gluck orfeo on vivalavoce today

Today February 11 @8PM EST on vivalavoce
(update: links provided 2 min ago were wrong, now correct at 20h02 EST)

Christoph Willibald Gluck: Orfeo ed Euridice

Agnes Baltsa (mezzo-soprano) [Orfeo] | Margaret Marshall (soprano) [Euridice] | Edita Gruberova [Amore] | Ambrosian Opera Chorus | Philharmonia Orchestra | Riccardo Muti (conductor)

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About thả diều
writing-challenged opera-addict

5 Responses to gluck orfeo on vivalavoce today

  1. How was it? I can’t believe I’m still awake, yet have to get up in less than 6 hours to get in time to find a seat for a baroque masterclass all-day thing.

    OK, off to bed, LP.

    • thả diều says:

      oh wow, all-day baroque masterclass!! do tell do tell.
      the recording, i didn’t care so much for it. took me almost until the end to realize it was in italian! the tempo for “che faro senza euridice” made it sound like at times like a cassette recording that has gone dragged. esp because there wasn’t much drama (in the recording) leading into it.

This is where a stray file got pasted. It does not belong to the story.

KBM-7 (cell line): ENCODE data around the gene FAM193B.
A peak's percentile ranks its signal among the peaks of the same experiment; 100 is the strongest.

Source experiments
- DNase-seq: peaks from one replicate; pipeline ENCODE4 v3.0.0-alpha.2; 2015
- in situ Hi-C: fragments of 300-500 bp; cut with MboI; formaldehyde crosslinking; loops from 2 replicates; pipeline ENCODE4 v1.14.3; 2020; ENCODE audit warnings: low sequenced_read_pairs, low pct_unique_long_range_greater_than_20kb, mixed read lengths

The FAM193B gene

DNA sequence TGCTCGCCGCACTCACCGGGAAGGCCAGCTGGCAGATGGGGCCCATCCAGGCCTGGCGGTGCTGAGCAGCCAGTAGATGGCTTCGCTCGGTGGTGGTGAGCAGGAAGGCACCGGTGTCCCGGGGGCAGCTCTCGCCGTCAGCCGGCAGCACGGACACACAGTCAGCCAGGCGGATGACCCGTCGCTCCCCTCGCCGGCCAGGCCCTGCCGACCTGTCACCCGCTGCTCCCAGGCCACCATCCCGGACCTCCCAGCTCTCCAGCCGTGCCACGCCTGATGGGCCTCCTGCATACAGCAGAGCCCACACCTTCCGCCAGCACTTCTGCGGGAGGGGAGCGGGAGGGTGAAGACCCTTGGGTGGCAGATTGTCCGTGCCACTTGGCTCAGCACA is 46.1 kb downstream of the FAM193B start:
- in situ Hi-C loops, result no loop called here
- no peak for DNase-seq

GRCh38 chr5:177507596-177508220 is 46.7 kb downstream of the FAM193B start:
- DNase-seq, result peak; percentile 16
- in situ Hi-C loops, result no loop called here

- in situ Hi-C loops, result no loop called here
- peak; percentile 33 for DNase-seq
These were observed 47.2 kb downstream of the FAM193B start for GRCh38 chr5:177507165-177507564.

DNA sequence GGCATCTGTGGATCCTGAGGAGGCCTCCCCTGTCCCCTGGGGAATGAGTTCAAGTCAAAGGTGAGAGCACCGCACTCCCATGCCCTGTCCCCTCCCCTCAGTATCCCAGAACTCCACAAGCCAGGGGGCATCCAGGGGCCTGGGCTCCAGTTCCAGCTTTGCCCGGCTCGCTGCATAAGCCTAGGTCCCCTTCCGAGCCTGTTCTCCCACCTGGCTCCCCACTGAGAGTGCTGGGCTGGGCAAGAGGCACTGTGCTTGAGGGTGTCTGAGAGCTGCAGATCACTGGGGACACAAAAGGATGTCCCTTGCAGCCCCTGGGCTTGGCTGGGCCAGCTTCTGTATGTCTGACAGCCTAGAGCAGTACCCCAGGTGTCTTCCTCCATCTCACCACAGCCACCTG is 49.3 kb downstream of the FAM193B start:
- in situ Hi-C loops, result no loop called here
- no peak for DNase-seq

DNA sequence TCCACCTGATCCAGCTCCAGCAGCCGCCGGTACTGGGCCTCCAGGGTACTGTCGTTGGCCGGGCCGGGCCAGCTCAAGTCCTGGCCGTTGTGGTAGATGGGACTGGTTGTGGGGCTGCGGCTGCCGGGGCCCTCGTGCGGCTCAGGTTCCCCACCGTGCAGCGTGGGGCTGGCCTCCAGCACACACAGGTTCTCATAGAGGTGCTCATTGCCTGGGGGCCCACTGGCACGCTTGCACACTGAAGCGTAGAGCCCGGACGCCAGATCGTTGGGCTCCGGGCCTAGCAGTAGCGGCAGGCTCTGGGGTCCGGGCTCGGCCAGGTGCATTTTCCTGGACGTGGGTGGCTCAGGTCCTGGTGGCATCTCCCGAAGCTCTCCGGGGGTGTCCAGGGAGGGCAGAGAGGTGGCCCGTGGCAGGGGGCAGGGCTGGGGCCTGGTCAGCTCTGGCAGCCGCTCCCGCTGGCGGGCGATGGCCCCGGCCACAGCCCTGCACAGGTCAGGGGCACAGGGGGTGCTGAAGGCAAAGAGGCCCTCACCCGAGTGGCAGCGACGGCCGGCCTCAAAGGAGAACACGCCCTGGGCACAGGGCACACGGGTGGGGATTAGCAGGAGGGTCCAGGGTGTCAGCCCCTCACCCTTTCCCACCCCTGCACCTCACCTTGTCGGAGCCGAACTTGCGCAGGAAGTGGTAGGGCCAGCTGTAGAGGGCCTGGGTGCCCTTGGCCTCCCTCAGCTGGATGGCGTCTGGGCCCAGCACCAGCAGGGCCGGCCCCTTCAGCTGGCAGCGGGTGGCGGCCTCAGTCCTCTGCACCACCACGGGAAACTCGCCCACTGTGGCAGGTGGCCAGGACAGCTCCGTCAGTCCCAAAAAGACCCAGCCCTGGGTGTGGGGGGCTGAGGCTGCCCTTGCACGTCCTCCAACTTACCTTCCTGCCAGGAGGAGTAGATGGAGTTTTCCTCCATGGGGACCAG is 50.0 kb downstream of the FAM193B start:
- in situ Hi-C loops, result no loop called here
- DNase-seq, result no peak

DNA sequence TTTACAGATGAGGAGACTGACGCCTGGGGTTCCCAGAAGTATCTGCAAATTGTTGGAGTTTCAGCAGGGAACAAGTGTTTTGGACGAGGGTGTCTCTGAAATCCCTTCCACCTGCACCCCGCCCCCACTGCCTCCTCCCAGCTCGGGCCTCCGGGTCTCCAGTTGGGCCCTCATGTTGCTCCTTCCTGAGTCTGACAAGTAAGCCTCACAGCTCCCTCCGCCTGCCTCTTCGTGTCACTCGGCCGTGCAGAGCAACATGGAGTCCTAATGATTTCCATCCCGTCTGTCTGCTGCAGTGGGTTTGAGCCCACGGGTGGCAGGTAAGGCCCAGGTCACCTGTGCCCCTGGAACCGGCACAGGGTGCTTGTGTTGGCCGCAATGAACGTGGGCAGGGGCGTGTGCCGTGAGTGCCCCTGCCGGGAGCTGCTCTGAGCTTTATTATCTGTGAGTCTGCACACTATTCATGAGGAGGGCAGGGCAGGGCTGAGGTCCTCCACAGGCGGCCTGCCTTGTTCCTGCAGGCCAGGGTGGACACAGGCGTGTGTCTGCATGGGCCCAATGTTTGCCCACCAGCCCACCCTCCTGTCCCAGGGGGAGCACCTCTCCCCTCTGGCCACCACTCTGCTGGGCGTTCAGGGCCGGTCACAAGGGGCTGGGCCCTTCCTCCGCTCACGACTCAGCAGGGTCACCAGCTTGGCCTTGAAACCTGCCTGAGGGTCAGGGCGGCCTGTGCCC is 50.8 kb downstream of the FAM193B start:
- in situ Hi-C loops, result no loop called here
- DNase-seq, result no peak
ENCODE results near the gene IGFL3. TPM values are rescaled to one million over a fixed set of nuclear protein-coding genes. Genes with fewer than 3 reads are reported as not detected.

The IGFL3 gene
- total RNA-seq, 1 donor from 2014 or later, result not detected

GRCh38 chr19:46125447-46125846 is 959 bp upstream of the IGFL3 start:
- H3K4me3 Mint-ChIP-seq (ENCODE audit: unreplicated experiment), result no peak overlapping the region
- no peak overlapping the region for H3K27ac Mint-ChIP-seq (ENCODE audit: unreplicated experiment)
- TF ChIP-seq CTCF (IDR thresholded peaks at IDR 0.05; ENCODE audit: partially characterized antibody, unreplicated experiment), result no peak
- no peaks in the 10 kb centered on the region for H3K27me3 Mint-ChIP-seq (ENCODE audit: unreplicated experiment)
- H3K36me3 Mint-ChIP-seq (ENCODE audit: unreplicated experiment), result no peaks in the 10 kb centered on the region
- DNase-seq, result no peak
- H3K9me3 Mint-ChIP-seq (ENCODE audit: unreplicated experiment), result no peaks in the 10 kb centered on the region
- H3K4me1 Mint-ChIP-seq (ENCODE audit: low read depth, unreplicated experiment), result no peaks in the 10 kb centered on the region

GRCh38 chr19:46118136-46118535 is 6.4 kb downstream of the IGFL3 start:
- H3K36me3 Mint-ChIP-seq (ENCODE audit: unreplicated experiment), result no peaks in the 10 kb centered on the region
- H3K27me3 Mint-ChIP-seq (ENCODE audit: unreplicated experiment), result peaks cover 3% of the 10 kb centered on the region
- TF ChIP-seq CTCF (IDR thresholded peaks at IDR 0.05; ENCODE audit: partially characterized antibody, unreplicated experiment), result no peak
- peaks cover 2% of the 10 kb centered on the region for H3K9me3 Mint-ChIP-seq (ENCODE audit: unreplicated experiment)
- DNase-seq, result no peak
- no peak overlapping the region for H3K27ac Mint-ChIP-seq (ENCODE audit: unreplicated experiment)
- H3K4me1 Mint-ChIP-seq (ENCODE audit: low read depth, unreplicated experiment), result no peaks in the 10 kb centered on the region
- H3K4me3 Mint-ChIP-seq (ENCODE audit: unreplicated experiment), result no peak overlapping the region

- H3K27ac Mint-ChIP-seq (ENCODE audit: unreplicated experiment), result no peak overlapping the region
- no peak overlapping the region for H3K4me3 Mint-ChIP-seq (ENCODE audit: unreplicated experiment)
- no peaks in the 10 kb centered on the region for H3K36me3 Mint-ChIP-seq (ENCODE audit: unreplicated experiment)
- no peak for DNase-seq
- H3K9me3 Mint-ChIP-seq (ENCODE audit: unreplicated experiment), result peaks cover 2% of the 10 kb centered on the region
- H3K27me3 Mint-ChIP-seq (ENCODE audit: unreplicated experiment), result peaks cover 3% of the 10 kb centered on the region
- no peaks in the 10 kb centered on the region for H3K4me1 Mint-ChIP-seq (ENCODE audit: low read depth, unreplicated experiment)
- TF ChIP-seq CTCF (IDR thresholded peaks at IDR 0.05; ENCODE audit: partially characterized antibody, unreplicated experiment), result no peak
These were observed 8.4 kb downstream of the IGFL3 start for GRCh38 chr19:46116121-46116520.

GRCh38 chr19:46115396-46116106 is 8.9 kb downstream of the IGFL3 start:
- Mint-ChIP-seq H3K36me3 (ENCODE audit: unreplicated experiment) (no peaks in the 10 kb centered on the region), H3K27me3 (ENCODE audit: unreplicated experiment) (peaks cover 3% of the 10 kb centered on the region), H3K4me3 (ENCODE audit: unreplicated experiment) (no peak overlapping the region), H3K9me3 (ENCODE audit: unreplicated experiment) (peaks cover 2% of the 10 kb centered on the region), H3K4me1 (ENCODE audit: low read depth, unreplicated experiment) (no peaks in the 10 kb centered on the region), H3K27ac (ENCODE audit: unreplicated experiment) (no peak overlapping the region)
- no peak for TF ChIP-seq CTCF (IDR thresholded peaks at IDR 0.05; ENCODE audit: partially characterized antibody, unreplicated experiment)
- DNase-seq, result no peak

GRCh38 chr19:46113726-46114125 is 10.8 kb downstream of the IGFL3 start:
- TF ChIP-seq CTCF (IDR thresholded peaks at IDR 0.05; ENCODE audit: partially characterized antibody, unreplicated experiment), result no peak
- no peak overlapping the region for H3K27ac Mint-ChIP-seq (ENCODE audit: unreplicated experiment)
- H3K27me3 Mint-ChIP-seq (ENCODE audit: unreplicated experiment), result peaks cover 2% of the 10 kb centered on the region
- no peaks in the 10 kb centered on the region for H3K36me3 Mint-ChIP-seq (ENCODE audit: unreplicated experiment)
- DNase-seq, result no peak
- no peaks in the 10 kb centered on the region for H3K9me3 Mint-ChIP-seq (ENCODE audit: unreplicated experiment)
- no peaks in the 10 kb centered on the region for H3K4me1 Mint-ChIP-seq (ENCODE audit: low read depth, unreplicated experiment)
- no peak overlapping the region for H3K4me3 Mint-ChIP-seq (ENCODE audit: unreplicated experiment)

• Among things that I learned at this master class: slower tempo is harder for singers and (I infer) requires more skill and control. An Item that I knew from before: today’s audiences prefer faster tempi for everything. We can analyze why, but it *is* the case.

      • thả diều says:

        true, about faster tempi, else audience can’t hold their attention too well 🙂 . I think it’s good to have slow tempi if the singers are capable of carry out the drama with their voices (which i think is why it’s very hard for them, no? among breath control and everything else) . The super slow tempo in Euridice, for example, was dragging in my opinion. it’s like you don’t know why suddenly it was slow. what is the purpose…

        so i’ll sit tight and wait for some nice write up about baroque music over at yo place? 😉 you’ve picked it up quite a bit over there!

        have decided to tune in tonight for puccini and fassbaender, don’t think i’ve ever heard her before.

      • I’m still processing the class… Some of it just went above my head… One Bach expert and one Purcell & Handel-in-English expert, two really different baroques.

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